Sony KDS-R60XBR2 60" SXRD RPTV Addendum 2:In Depth: Tweaking The Video Controls
Editor's Note: The specific settings here are those that worked best in RT's setup with his sources and his particular review sample. In other words, your mileage may vary so use this is a guide, not a strict set of rules.
This section will help you understand how to get the best picture out of the KDS-R60XBR2 if you own one. Custom mode can be separately adjusted for each input so you can have different settings for your set-top box and your DVD player and the set will remember how you set things when you switch sources. Once you're in Custom, many new video adjustments are available to you.
Advanced Iris allows you to disable the dynamic operation of the iris and use it in a fixed position. Lower gives less light but better blacks. Auto 2 enables dynamic operation with a relatively subtle range. Auto 1 increases range, not by lowering blacks (they actually go up a tad), but by allowing the set to go brighter as the scene demands. I always preferred one of the Auto settings, with Auto 1 being best for brightly lit rooms.
Picture (Contrast) can be run as high as you like, but that's unnecessarily bright. You'll get a better picture (and maybe longer bulb life) by limiting Picture to 75 or 80. As the bulb ages and light output decreases, you can run it higher and/or turn power saving off in the Setup menu.
Brightness controls black level. Several industry standard test DVDs are useful for accurately setting this control. If too high, the picture will look washed out. If too low, the picture will look too dark. Optimum setting with the Toshiba HD-A1 HD DVD player (1080i, HDMI) was 56. With my Pioneer Elite DV-47 or DV-79 players and a component connection it was 53 (either 480i or 480p) if the players were set for 0 IRE black and 43 if they were set for 7.5 IRE black.
Color is set too high as the set comes. I found 45 to look about ideal with HD DVDs. Conventional DVDs via component connection looked best at 42.
Hue (tint) was close to ideal in the center with DVDs, though real-world stations and programs vary considerably. With HD DVD, I added one notch toward red.
Color Temp was useful only in Warm 2, which still wasn't warm enough for truly accurate color rendition. You'll find a place to fix that in the Advanced Settings.
Sharpness adds edge enhancement to give the illusion of a sharper picture. Sony's 50% default setting wasn't usually excessive. Often standard DVDs look better with less sharpness (30). HD was fine at 50.
Noise Reduction attempts to reduce video noise without softening the picture. Low and Medium make this compromise very well. High is more effective but softens the picture quite a bit. At least some noise reduction helps add a welcome smoothness to the picture.
DRC Mode controls Sony's processing. Mode 1 (default) is very sharp with few artifacts and was my favorite. Mode 2 is only for standard definition sources and really screwed up reproduction of the focus test pattern. Off gives a smoother picture, more like the JVC sets. You'll have to decide between smooth and sharp. DRC Palette allows you to increase edge enhancement (Reality, as Sony calls it) and noise reduction (Clarity). Sony's default setting was as high in either direction as you'll want to go. Excessive Reality can really make a mess in its efforts to sharpen the picture. Clarity, which softens the picture, attempts to clean it up. I always thought Sony got these names backwards.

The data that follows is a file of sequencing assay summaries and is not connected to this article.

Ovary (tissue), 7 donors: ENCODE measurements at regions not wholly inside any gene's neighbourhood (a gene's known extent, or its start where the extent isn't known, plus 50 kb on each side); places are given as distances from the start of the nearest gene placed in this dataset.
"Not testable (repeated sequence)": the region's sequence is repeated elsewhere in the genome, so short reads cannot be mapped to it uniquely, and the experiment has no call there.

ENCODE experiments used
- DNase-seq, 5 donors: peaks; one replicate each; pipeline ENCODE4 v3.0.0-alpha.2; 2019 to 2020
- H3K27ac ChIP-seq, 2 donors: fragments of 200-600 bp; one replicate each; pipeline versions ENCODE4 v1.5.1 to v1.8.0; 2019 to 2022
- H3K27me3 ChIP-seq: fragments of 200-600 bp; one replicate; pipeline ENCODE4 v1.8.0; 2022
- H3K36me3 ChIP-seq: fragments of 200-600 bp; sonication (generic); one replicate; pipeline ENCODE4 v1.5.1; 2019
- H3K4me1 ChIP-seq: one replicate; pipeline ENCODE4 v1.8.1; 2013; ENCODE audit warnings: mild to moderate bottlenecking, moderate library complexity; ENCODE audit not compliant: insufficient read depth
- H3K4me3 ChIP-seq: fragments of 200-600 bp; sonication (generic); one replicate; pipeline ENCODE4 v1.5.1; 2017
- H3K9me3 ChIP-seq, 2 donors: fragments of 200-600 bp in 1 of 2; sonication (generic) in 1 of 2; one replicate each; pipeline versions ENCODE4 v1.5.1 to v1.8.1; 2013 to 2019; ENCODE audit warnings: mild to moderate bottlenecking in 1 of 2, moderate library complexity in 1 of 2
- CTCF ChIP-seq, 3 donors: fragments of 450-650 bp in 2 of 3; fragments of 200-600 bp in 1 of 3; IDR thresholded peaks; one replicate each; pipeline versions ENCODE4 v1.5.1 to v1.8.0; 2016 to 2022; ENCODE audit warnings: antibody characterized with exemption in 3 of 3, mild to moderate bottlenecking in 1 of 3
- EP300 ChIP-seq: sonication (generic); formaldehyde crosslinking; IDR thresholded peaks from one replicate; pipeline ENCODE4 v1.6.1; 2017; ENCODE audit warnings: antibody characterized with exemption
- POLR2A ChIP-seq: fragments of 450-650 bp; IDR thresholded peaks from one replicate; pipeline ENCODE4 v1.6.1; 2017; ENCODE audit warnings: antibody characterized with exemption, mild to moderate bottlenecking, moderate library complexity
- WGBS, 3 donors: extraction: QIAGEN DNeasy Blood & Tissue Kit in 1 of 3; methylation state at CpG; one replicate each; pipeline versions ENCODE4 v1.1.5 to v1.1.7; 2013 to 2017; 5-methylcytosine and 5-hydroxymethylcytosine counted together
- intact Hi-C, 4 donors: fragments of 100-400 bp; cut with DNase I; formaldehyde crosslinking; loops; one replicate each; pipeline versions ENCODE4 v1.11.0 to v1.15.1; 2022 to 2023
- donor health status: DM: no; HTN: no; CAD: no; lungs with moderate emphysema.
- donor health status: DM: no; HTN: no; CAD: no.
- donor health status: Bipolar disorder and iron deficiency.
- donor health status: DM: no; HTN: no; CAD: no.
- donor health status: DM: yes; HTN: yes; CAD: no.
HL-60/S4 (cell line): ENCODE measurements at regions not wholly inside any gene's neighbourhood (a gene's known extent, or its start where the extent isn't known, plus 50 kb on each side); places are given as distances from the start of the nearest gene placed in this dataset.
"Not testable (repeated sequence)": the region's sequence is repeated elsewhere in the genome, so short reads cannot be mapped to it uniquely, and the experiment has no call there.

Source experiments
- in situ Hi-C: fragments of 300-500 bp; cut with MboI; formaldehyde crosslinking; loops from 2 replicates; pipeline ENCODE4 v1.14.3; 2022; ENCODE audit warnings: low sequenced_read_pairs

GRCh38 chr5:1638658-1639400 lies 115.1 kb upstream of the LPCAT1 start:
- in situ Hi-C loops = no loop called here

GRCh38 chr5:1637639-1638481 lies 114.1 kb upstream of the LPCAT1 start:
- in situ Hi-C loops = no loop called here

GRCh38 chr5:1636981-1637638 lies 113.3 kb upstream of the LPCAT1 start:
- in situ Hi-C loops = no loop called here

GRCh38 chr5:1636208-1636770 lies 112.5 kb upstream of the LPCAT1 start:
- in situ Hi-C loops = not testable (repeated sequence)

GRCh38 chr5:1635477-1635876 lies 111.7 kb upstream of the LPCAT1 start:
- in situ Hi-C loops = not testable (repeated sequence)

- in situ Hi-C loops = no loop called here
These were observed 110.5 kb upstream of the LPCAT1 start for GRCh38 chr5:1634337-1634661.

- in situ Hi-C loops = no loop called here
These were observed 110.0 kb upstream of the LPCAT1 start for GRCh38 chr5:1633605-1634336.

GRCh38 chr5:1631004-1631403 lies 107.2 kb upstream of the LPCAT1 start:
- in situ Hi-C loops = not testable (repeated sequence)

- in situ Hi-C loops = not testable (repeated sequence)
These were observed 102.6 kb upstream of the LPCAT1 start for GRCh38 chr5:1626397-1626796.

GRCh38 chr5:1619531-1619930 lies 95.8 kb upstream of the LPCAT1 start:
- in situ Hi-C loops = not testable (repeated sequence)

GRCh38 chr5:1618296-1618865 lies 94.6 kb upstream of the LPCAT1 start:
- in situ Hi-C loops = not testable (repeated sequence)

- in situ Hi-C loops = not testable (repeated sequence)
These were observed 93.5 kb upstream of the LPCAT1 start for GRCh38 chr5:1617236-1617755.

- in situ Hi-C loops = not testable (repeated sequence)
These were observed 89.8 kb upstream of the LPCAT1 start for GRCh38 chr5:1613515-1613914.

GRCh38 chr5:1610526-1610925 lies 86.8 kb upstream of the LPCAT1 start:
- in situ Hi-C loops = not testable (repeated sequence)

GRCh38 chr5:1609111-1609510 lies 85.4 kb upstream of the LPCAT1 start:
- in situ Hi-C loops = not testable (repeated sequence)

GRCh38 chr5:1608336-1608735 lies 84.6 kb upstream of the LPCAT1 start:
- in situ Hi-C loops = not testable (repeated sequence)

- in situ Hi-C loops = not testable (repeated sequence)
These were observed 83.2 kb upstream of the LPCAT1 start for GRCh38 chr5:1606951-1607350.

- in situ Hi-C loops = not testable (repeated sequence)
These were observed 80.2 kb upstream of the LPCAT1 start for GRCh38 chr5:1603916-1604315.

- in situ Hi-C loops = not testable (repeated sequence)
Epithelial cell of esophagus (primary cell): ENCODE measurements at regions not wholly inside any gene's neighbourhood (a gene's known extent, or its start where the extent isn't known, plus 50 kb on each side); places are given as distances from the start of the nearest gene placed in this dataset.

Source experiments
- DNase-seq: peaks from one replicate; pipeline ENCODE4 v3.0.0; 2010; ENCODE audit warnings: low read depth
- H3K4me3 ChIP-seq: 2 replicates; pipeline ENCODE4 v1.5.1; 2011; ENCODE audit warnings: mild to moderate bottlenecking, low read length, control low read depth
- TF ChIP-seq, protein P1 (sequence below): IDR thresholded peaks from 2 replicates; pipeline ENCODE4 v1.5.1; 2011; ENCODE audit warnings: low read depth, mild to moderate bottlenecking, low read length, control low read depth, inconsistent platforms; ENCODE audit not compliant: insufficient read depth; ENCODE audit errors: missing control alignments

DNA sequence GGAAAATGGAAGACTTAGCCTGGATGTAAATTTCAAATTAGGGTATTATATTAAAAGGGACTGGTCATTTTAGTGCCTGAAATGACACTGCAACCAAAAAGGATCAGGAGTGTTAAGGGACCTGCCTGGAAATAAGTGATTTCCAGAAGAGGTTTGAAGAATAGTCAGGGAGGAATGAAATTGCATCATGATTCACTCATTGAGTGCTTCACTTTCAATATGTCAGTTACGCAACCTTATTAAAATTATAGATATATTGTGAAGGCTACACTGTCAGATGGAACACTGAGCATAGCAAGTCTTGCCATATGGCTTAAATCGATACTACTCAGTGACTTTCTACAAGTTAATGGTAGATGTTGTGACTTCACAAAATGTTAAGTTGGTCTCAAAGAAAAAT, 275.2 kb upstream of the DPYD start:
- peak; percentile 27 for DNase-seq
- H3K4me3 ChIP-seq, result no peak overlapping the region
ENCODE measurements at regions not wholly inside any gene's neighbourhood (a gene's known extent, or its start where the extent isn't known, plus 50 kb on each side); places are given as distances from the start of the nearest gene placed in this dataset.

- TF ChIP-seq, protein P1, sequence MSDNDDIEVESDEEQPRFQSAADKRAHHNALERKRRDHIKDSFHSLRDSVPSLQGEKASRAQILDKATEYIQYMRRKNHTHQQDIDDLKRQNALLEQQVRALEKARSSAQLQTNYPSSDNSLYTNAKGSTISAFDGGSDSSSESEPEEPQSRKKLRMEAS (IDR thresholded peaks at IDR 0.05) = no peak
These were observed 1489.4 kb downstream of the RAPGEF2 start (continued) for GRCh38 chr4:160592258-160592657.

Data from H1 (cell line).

Advanced Settings are available only in Custom Mode. Many secrets for getting an excellent picture live in here:
Black Corrector crushes the darker parts of the picture to give the illusion of more contrast. That might work fine with an LCD set with lousy blacks but it's the last thing this set needs. Sony enables it by default. Turn it off.
Setting Gamma to LOW often improved darker movies and it made the The Tonight Show show look brighter, somewhat like the best plasmas, but it also raised brightness which had to be lowered 3 clicks to compensate.
Clear White adds blue to brightest whites. There's already too much blue so leave this off for sure. What a useless feature.
Live Color is the color decoder control. While you might like what it does (boost certain colors) when using the cooler color temperatures, you must turn it off for best color when Warm 2 is used (and particularly on an ISF calibrated set) or reds (and flesh tones) will be overemphasized.
White Balance allows you to tweak the grayscale (color temperature) of the set without running amuck in the service menu where there are 500 mysterious items to play Russian roulette with. You can adjust each source separately (not that you'd need different settings for different sources, but you will need to tweak this for each source). While sets sometimes vary from one to the other, a good start at a home calibration might be to try reducing green gain to –7 and reducing blue gain to –9 or –10. An ISF calibration with instruments is required to achieve perfection but you should have no problem bettering what the factory did, even without a color analyzer.
Detail Enhancer is one of Sony's sharpness enhancement tricks that (if used in moderation) can really make a picture "pop" with few unwanted artifacts. LOW is a safe starting point. Sometimes a bit of this and a bit less sharpness is a good combination.
Edge Enhancer is another enhancement trick. Although this sounds like sharpness, its effects cannot be seen on the usual sharpness test patterns though they're clearly visible on video material. Once again, LOW is a safe setting if you like the illusion of a sharper picture.
You can understand the effects of these two by thinking of a finger being shown on the screen. Detail Enhancer would sharpen the lines inside the finger (finger print) while Edge Enhancer would sharpen the outside of the finger.